What does it mean to be a feminist today? Elle magazine’s ‘Rebranding Feminism’ project examines that query—specifically focusing on key issues like pay gaps, stereotypes and the fact that many young women today do not identify with the concept at all.
For their November issue, Elle UK paired three feminist groups with three advertising agencies in the UK (who donated their time to the project) to re-brand the concept. Mother teamed up with newly-launched Feminist Times on a website, ‘Make Them Pay,’ challenging gender pay inequality.
“British women earn on average 15 percent less than their male colleagues, a gap which is unlikely to close until 2057,” according to Elle. The website collaboration encourages women to ask their male counterparts what they make—especially if they perform the same job.[more]
Meanwhile, Brave Agency teamed with teenage campaigner Jinan Younis, who made headlines when she was ‘trolled’ for founding a Feminist Society at her Manchester school. Their campaign, ‘Feminism For Everyone’ created a Q and A flowchart to encourage women who eschew the term to reconsider using it. “Being a feminist is actually pretty simple,” the ads state. “It’s not extreme. Feminism is the ‘radical’ belief that women are people.”
Satirical feminist blog Vagenda, with co-founders Holly Baxter and Rhiannon Lucy Cosslett (who just signed a six-figure book deal), teamed with Wieden + Kennedy on ‘I’m A Woman And…’ which challenged stereotypes by asking women to post a picture on Twitter or Instagram with the hashtag #imawomanand, followed by a phrase that defies stereotypes.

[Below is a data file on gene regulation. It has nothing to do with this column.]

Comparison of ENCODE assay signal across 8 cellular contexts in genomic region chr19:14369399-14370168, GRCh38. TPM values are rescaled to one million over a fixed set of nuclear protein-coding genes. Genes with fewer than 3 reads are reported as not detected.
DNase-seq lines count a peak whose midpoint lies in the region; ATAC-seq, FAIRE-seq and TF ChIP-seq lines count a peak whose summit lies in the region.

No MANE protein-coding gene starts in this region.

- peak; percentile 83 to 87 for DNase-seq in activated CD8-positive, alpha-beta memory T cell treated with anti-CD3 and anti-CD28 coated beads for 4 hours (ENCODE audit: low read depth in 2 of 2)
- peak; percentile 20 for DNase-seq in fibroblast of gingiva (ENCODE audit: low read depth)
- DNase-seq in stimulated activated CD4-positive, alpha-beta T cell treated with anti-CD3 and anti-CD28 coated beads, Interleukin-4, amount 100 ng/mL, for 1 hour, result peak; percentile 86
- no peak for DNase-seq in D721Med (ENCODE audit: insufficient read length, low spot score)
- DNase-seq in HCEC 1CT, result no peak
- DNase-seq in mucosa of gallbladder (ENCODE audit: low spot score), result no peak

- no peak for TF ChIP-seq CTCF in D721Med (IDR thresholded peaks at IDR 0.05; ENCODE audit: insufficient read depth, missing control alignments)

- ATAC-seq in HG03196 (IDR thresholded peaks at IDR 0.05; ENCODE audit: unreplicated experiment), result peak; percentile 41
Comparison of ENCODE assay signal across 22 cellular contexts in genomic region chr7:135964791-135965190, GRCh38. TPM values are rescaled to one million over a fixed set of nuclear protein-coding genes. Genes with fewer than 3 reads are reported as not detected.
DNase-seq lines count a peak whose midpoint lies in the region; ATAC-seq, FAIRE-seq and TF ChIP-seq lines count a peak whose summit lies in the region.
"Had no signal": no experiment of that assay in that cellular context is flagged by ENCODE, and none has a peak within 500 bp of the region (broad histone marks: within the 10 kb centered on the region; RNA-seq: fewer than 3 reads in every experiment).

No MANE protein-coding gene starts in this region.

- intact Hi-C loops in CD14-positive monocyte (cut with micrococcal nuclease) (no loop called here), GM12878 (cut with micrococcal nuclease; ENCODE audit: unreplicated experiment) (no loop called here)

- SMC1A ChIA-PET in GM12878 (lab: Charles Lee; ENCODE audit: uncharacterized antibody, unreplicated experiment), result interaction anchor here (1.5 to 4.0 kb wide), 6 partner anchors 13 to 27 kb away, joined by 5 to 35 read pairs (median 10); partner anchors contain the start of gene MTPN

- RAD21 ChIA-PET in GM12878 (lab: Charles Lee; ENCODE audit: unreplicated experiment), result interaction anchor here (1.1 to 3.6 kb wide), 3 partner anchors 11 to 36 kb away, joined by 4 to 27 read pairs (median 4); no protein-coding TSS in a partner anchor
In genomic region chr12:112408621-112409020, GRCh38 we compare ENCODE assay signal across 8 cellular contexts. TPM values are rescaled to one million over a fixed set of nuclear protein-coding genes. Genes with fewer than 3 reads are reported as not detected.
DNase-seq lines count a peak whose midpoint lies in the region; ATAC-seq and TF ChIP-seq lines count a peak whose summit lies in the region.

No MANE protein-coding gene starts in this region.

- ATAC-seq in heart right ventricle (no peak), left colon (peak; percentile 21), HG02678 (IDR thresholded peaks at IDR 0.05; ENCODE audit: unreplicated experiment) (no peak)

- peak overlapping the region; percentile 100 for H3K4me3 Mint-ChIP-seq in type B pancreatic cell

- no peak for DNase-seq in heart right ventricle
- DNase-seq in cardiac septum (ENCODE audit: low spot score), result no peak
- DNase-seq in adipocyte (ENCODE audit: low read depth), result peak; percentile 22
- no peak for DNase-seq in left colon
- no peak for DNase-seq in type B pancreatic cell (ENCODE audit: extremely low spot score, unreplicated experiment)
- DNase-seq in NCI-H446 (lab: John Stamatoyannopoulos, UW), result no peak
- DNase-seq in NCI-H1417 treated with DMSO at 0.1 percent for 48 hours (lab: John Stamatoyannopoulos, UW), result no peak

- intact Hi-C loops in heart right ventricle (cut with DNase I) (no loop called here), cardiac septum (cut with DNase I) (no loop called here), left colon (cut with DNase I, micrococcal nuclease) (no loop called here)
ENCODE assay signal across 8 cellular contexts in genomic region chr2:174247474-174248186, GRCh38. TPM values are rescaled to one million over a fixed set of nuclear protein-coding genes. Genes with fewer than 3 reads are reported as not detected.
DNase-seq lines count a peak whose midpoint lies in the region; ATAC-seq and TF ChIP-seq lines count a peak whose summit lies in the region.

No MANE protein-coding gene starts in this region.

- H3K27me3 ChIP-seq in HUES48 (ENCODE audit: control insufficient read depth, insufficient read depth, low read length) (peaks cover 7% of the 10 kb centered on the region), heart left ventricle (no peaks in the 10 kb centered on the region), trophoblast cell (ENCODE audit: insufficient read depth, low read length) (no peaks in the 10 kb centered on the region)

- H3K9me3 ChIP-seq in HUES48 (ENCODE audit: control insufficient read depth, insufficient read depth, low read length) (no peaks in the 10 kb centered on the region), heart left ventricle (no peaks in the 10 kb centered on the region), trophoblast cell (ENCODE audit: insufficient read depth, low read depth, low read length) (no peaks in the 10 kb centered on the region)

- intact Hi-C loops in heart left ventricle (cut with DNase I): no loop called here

“Feminism is an important issue for Elle readers. But we’ve learnt, through engagement with our readers via our website and social media, that young women are confused as to what it means and whether it is relevant to them,” said Elle UK editor-in-chief Lorraine Candy, according to CampaignLive. “Now the major political parties are desperate for the female vote, I wondered if presenting a new face of feminism may encourage women to think about their rights and what they need in society today. I believe debate is the key and we are in a unique position to reach the very audience feminism should be helping.”
The campaign is supported by an eight-page feature in the magazine’s November issue, as well as social efforts. Weiden + Kennedy will also feature an interactive window at their London office.
Bella Abzug would be tipping her iconic hat.